Oracle is now encouraging its customers to go all-in on the cloud. So many of the thousands of organizations currently operating Oracle E-Business Suite (EBS) will soon be facing the end of premiere support for this on-premise ERP platform as the company pushes offerings like Oracle ERP Cloud. Specifically, Oracle premier support for EBS release 12.1 will be available through at least December 2021. This means that companies using Oracle EBS can continue to sustain their investments with minimal disruption for a few more months without losing access to new updates, security alerts, data fixes, certifications, and critical patch updates. But when that deadline hits, where does this leave existing EBS customers?

We discussed how on-premise businesses should prepare for this new era with Allen Jacot, a Solution Architect and Oracle expert at Syntax.

Could you introduce yourself to our readers? 

I have worked in information technology for over twenty-five years. I started with JD Edwards working on what ultimately became EnterpriseOne.  My experience with EnterpriseOne has allowed me to contribute by writing several books on EnterpriseOne. Over my career, I have held a variety of different roles.  These have spanned from running customer support teams for a software vendor to running professional services for consulting organizations, system architecture, and of course pre-sales support. I have been blessed to see the changes in the industry over the last twenty-five years. The move to client-server and ultimately to the sleek user interfaces and citizen developer tools we have today. 

The pandemic has accelerated cloud adoption over the past 2 years. However, many businesses continued to be on-premise, and that presented significant challenges during the pandemic. Do you think the On-Premises era is already over? 

Although some companies may prefer to keep their systems on-premise no matter what, I feel the larger industry is moving to the cloud. The economies of scale, hyperscaling, and the breadth of tools offered by cloud vendors make this the direction the majority of CIOs are turning their companies towards.

Oracle recently announced that Oracle premier support for Oracle E-Business Suite (EBS) release 12.1 will be terminated after December 2021, meaning many organizations will be facing the end of premiere support for the on-premise ERP platform. In this context, what is the next step for Oracle EBS customers?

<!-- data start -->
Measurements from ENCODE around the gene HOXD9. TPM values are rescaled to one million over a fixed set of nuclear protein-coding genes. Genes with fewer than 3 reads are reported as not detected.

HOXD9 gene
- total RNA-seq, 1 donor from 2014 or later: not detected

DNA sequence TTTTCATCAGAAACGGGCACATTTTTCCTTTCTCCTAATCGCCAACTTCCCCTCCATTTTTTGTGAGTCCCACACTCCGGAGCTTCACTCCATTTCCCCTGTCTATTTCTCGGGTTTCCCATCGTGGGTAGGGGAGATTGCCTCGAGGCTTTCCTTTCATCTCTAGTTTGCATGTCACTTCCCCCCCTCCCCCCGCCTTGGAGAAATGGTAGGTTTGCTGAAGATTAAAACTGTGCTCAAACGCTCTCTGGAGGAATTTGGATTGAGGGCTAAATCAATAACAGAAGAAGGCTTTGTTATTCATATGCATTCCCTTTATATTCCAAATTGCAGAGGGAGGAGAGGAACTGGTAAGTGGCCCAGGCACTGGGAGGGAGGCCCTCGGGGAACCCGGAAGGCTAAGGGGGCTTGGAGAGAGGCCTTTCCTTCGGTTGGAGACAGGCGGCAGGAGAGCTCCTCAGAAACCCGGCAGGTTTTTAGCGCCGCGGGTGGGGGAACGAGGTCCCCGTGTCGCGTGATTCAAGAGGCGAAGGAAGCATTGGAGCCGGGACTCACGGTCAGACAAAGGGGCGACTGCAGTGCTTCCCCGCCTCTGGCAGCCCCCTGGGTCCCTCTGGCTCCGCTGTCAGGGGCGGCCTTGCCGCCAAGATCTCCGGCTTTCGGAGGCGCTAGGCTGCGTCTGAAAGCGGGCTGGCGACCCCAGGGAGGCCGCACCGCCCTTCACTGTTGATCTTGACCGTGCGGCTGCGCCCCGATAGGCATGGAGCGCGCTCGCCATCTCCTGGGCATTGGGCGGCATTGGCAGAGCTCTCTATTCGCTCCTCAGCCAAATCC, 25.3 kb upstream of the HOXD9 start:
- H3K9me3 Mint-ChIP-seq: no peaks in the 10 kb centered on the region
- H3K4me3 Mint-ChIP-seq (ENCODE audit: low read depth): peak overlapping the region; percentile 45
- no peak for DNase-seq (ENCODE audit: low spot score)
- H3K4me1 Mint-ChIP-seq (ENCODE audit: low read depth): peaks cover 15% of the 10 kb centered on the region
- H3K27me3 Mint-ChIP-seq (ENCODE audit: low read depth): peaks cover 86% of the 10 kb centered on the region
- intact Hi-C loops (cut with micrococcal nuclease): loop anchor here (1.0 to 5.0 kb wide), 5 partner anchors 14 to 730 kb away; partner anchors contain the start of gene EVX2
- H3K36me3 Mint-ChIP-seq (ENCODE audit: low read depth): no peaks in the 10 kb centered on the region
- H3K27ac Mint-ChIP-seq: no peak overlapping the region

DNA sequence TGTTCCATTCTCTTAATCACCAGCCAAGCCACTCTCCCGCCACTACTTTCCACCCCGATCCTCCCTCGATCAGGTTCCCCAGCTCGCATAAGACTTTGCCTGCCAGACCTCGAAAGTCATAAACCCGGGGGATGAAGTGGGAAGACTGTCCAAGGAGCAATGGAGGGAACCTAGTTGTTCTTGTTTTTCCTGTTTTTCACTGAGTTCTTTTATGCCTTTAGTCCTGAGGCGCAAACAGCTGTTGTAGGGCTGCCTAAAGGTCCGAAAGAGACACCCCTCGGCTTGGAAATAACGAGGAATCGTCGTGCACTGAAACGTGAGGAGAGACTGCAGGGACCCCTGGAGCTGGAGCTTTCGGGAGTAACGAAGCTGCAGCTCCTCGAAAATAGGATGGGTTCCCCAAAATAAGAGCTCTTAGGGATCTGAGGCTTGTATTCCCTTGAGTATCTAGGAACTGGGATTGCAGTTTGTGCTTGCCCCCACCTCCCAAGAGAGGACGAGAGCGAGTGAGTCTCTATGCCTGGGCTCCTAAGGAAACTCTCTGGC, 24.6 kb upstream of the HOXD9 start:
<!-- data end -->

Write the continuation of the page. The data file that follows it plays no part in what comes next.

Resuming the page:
As Oracle moves to sustain support for these customers, EBS customers will not receive new fixes, updates, or patches. This means that for many, upgrading to EBS 12.2 is a must. EBS 12.2 will provide regular updates to improve functionality and features. Those still using running Oracle EBS 12.1 will need to implement an upgrade plan if they have not already. This involves listing out the resources and team needed and the anticipated timeline. They’ll also want to remove historical data from your production environment before starting the upgrade.

What would you recommend for the on-premise businesses that want to update and migrate their ERP systems, how should they prepare themselves? 

Map out your cloud journey. You don’t have to do everything right away. However, you should have a targe of moving to more of an autonomous ERP solution. The cloud can help you get there. You can start with smaller systems and slowly move more to the Cloud. This will allow you to start utilizing tools, such as AWS lambdas, machine learning, and artificial intelligence to provide a solution to your organization that is more autonomous.

What are the advantages of updating their ERP systems?

Staying current on your ERP  system allows you to keep up with functionality in your industry. This may be enhancements for items such as real estate management or manufacturing.   It also allows you to stay current on operating systems and database levels. This is critical in today’s dangerous world with hackers trying to take advantage of any vulnerability.

What distinguishes Oracle ERP Cloud from other players in the software industry? 

Oracle Cloud Infrastructure allows customers the ability to move to the cloud at a lower cost for virtual machines and storage. Customers can also roll database licensing costs into their monthly payments allowing for greater flexibility.